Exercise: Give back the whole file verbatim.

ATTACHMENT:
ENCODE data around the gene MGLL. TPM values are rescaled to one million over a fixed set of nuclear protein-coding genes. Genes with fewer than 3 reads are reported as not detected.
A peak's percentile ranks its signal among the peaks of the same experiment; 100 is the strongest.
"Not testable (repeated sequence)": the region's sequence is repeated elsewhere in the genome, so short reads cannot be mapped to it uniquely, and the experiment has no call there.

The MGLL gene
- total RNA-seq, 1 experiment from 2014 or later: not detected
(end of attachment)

ENCODE data around the gene MGLL. TPM values are rescaled to one million over a fixed set of nuclear protein-coding genes. Genes with fewer than 3 reads are reported as not detected.
A peak's percentile ranks its signal among the peaks of the same experiment; 100 is the strongest.
"Not testable (repeated sequence)": the region's sequence is repeated elsewhere in the genome, so short reads cannot be mapped to it uniquely, and the experiment has no call there.

The MGLL gene
- total RNA-seq, 1 experiment from 2014 or later: not detected